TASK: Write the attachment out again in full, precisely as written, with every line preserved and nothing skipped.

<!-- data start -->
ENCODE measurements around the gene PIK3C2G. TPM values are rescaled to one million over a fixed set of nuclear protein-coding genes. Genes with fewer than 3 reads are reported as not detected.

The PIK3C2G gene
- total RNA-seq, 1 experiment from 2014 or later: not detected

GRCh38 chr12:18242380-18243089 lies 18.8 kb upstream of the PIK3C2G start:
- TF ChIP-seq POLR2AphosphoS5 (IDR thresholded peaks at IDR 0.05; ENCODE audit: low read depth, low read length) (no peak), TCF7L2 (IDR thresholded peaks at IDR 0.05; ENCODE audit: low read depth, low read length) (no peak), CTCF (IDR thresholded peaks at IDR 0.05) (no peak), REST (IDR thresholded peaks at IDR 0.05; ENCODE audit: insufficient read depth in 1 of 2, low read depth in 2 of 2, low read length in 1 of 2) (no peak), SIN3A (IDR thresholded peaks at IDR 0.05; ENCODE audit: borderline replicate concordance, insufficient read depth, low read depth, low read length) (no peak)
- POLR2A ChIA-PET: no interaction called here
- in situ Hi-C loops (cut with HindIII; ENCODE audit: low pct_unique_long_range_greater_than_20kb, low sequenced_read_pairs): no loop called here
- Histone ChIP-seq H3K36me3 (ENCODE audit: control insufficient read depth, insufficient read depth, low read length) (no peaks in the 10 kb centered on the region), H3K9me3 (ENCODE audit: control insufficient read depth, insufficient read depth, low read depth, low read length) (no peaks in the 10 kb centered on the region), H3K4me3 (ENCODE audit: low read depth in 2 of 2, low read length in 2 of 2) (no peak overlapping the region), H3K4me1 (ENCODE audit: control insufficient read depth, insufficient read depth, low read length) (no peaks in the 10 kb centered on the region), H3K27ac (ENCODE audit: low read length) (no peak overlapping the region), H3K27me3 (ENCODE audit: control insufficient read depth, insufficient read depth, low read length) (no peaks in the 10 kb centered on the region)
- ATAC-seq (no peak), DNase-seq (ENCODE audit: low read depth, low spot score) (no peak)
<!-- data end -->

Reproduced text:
ENCODE measurements around the gene PIK3C2G. TPM values are rescaled to one million over a fixed set of nuclear protein-coding genes. Genes with fewer than 3 reads are reported as not detected.

The PIK3C2G gene
- total RNA-seq, 1 experiment from 2014 or later: not detected

GRCh38 chr12:18242380-18243089 lies 18.8 kb upstream of the PIK3C2G start:
- TF ChIP-seq POLR2AphosphoS5 (IDR thresholded peaks at IDR 0.05; ENCODE audit: low read depth, low read length) (no peak), TCF7L2 (IDR thresholded peaks at IDR 0.05; ENCODE audit: low read depth, low read length) (no peak), CTCF (IDR thresholded peaks at IDR 0.05) (no peak), REST (IDR thresholded peaks at IDR 0.05; ENCODE audit: insufficient read depth in 1 of 2, low read depth in 2 of 2, low read length in 1 of 2) (no peak), SIN3A (IDR thresholded peaks at IDR 0.05; ENCODE audit: borderline replicate concordance, insufficient read depth, low read depth, low read length) (no peak)
- POLR2A ChIA-PET: no interaction called here
- in situ Hi-C loops (cut with HindIII; ENCODE audit: low pct_unique_long_range_greater_than_20kb, low sequenced_read_pairs): no loop called here
- Histone ChIP-seq H3K36me3 (ENCODE audit: control insufficient read depth, insufficient read depth, low read length) (no peaks in the 10 kb centered on the region), H3K9me3 (ENCODE audit: control insufficient read depth, insufficient read depth, low read depth, low read length) (no peaks in the 10 kb centered on the region), H3K4me3 (ENCODE audit: low read depth in 2 of 2, low read length in 2 of 2) (no peak overlapping the region), H3K4me1 (ENCODE audit: control insufficient read depth, insufficient read depth, low read length) (no peaks in the 10 kb centered on the region), H3K27ac (ENCODE audit: low read length) (no peak overlapping the region), H3K27me3 (ENCODE audit: control insufficient read depth, insufficient read depth, low read length) (no peaks in the 10 kb centered on the region)
- ATAC-seq (no peak), DNase-seq (ENCODE audit: low read depth, low spot score) (no peak)